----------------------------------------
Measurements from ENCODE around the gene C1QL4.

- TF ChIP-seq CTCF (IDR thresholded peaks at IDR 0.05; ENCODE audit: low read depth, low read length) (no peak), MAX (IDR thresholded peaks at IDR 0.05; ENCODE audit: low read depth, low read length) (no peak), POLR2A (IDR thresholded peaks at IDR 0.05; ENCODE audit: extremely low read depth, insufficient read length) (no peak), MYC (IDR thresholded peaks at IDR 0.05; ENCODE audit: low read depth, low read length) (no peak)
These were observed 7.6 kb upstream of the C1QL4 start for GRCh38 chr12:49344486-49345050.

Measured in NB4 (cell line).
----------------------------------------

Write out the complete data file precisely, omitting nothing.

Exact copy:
Measurements from ENCODE around the gene C1QL4.

- TF ChIP-seq CTCF (IDR thresholded peaks at IDR 0.05; ENCODE audit: low read depth, low read length) (no peak), MAX (IDR thresholded peaks at IDR 0.05; ENCODE audit: low read depth, low read length) (no peak), POLR2A (IDR thresholded peaks at IDR 0.05; ENCODE audit: extremely low read depth, insufficient read length) (no peak), MYC (IDR thresholded peaks at IDR 0.05; ENCODE audit: low read depth, low read length) (no peak)
These were observed 7.6 kb upstream of the C1QL4 start for GRCh38 chr12:49344486-49345050.

Measured in NB4 (cell line).